In the morning the wind is so cold that I have the impression it cuts my face like a knife, yet the locals tell me it’s a mild winter this year… (maybe I should drink one more grappa at breakfast).
Anyway, my guide will today bring me to the marsh to try to get some pictures of the birds on the water. We start quite early in the morning, take the boat well hidden in the reeds and push it onto the frozen water. We need to crash the ice layer in front of the boat to be able to proceed. After 10 minutes of paddling we get to the water hide. To me it’s more a villa than a simple hide: 2.5 metres long, 1.5 metres wide with a perfectly horizontal wooden platform a few centimetres above the water level. This will be my house for the next 12 hours. The platform is very well camouflaged with reeds. I dive into my sleeping bag, as the wind today is really nasty.
After several hours of waiting, the first flocks of geese are coming back from the fields to drink in the lake. I can hear them coming from very far away (1-2 kilometres). Especially the White-Fronted Geese perform a breathtaking landing maneuver: first they approach the lake as perfectly organized and clean flying lines, then – suddenly - they break the flock by extremely fast body twisting in order to quickly loose height and approach the water surface. Some of them fly just 3 metres from my hide producing a very loud aerodynamic sound.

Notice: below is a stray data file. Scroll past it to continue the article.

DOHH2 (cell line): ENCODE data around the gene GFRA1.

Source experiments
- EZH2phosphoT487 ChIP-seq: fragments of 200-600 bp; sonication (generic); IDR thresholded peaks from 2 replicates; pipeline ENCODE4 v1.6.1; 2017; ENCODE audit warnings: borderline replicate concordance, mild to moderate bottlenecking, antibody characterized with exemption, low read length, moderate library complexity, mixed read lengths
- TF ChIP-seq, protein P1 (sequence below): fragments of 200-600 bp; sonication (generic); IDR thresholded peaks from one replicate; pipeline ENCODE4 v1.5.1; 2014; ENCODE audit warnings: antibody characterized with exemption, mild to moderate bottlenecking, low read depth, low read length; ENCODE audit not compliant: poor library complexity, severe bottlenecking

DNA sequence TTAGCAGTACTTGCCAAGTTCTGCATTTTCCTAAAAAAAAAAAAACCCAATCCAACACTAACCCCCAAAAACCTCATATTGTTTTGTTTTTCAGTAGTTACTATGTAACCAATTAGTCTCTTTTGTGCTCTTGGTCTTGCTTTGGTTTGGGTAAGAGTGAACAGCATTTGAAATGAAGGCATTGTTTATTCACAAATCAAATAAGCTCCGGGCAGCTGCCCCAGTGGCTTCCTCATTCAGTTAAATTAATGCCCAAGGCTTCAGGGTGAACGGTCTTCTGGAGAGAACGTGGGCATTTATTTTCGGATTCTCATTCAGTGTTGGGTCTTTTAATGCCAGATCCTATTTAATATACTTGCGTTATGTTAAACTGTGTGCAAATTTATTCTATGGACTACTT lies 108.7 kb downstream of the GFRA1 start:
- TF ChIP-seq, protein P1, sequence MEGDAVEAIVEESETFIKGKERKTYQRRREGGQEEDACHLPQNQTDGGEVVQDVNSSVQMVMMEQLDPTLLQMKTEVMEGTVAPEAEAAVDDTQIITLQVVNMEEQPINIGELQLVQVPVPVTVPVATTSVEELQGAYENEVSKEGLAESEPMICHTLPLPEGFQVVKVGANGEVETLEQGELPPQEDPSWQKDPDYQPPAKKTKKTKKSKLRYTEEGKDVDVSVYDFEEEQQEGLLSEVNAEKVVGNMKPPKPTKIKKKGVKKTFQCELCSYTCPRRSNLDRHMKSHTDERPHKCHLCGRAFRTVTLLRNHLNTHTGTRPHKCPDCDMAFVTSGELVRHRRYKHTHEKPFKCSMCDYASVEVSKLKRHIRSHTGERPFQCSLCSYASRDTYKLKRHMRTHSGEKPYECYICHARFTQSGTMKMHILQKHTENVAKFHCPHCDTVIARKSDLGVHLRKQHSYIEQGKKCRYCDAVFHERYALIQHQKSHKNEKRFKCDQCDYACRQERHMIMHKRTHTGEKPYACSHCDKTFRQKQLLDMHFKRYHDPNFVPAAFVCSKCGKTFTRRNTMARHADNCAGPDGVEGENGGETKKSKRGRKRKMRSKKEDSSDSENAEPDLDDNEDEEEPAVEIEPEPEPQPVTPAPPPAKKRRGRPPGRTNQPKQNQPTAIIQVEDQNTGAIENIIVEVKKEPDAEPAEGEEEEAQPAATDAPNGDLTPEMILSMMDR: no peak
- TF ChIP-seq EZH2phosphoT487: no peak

Their ability in the air is a great challenge from a photographic perspective as each bird’s movement is highly unpredictable and at the same time super-fast.
Even if the light today is dull again, some postures of these acrobatic white fronted geese make me smile in my hide, sometimes I also laugh while trying to follow the crazy landing geese through the viewfinder.
The funniest birds are those with the neck twisted 180 degrees. Later in the afternoon I’m lucky with the colours! Some warmer light comes through and exactly when a pygmy cormorant decides to dry up his wings in front of my villa on the lake!
Please note that blogs reflect our photographers' opinions and not necessarily those of the directors of Wild Wonders of Europe.